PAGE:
Wang Hui’s conservative streak comes readily to the fore in his excellent work China: from Empire to Nation-State, available in English on account of a recent translation by Michael Gibbs Hill, which is at bottom a critique of modernity and the assumptions by which the category of ‘modern’ is applied to China. He doesn’t question that China is a modern state, but he has very grave doubts about the entire narrative construct of modernisation by which China has come to be understood: both in terms of its normative character, and in terms of its analytical appropriateness. Instead, he argues that China’s modernity has been uniquely and indelibly shaped by certain key pre-modern, or even anti-modern political and moral concepts.

Wang demonstrates very deftly that ‘modernisation’ as it was theorised by Machiavelli, Smith, Montesquieu, Mill, Hegel, Marx and others depended upon positing a mythical primordial Asia, an ‘Oriental despotism’ characterised by rural-agrarian life, mystical obscurantism and a dialectic of tyranny and servility, out of which the modern, urban-bourgeois, scientific and republican European nation-state could emerge. The reflection of this mythical ‘modernisation’ construct through colonialism back upon Asia is therefore fraught with internal contradictions – these he explores, interestingly enough, by way of comparison with Russia. In discussing Lenin’s ‘Democracy and Narodnism in China’, he argues that both the Westerniser and the Slavophil tendencies share a concept of the empire/nation-state binary (which had then become also an East/West binary), and take different directions in reacting to, deflecting or appropriating the Western view of Russia.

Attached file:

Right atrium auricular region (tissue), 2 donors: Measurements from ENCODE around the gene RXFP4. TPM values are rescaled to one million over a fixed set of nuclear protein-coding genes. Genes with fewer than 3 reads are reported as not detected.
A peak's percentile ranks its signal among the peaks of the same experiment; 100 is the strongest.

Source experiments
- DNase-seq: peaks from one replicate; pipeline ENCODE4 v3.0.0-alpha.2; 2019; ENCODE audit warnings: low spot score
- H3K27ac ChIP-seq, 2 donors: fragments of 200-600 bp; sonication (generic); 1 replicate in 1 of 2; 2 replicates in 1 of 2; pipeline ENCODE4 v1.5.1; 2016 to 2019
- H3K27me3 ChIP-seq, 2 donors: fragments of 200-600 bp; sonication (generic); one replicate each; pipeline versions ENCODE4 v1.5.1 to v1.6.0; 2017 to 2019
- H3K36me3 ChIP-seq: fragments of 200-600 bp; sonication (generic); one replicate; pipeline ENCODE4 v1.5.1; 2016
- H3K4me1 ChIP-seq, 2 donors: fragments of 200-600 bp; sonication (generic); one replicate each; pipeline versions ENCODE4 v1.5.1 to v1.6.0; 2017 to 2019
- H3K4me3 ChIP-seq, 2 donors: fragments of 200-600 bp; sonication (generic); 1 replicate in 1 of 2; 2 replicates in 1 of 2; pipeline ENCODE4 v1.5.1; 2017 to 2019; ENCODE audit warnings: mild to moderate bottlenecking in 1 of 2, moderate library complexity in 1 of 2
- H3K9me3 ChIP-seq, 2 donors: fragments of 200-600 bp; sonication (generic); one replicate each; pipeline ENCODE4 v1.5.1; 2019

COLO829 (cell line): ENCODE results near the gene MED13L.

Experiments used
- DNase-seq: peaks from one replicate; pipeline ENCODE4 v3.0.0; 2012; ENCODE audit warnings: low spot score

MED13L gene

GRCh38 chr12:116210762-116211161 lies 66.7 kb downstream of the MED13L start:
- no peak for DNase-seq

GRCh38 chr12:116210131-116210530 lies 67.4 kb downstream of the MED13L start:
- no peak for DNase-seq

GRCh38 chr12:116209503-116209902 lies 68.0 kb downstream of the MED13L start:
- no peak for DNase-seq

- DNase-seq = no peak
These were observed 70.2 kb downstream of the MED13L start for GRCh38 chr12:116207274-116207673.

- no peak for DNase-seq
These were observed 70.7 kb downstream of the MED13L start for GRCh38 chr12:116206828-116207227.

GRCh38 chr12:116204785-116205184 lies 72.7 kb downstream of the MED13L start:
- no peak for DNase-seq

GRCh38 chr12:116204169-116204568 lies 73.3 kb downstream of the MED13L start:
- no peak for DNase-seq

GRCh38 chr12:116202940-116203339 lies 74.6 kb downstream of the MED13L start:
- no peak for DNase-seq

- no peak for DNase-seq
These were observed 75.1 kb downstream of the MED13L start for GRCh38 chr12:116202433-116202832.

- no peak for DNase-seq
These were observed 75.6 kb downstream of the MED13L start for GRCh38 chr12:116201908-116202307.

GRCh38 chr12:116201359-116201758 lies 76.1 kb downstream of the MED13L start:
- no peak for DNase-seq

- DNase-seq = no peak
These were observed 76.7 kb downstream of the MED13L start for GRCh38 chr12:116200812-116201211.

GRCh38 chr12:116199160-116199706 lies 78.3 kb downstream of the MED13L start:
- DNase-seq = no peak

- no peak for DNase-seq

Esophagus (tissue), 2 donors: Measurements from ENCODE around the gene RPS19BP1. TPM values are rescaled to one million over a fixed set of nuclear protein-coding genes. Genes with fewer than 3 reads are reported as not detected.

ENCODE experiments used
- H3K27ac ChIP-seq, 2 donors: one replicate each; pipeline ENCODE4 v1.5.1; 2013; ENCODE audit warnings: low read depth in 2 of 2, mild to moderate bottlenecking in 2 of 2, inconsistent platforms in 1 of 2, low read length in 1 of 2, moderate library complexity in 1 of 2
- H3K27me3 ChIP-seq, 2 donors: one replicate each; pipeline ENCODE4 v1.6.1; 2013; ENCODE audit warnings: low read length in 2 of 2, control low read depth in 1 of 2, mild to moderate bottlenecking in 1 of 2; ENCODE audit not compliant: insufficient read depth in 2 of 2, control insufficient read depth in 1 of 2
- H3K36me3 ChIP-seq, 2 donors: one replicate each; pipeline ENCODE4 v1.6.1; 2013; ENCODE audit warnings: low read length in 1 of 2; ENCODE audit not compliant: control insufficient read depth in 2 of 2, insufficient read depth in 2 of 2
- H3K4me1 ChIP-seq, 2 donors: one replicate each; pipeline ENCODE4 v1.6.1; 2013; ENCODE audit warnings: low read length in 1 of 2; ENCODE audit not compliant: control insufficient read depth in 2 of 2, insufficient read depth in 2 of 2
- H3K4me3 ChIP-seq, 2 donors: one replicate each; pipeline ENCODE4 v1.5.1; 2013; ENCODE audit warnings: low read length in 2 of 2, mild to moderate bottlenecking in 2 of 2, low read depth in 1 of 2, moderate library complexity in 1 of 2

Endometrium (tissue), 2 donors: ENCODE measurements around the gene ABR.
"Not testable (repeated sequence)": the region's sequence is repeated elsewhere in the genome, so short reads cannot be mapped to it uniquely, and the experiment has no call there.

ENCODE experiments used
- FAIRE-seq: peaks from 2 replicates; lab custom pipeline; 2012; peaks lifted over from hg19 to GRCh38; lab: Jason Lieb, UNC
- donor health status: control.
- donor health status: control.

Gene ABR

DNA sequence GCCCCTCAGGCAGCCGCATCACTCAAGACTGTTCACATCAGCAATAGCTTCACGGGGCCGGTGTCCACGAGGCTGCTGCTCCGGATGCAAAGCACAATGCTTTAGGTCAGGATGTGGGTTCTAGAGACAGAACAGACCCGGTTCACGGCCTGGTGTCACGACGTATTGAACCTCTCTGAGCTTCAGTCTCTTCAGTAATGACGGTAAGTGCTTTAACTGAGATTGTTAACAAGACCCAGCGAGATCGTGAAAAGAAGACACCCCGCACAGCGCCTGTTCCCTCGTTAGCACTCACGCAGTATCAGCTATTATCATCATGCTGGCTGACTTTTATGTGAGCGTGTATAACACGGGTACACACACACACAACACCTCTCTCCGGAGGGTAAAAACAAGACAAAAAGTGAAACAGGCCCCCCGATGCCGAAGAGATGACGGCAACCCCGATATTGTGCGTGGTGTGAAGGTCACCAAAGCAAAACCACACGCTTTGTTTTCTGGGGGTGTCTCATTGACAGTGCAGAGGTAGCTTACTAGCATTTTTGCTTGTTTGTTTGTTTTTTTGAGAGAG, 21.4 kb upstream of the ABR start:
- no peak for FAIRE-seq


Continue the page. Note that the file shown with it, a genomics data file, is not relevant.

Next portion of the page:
As Wang sees them, both the reigning models of Chinese modernisation – the Marx-Fairbank model which posits Chinese modernisation as a reaction against European colonialism and the Opium Wars, culminating in the 1911 Xinhai Revolution; and the Kyōtō School model which seeks ‘sprouts of capitalism’ and evidences of a nation-state sensibility arising out of the Northern Song Dynasty – are overly simplistic, and both implicitly rely on a Whiggish locus of ideas about the substance of modernity. Instead, he argues, reformist political dialogues within China located the ideal society in the distant past, and focused their attention on the rupture between rites-and-music on the one hand, and institutions on the other. To do this, reformers within China referred to the ritual moral substance of political forms of Chinese antiquity – such as the well-field system and the patriarchal clan system – when advocating egalitarian measures. They made use of a front-loaded Confucian philosophical and political vocabulary that doesn’t neatly map onto the universalising ideologies of the Enlightenment, but rather draws upon a long tradition of reformist neo-Confucian thought based upon a naturalistic, contextual ‘heavenly principle’ (tianli 天理). ‘Song Confucians,’ Wang argues, ‘would find the way modern people link social change with a teleological view of time to be quite foreign: their criterion for evaluating change was not time, but rather an internal criterion—“the propensity of principle” (lishi 理事).’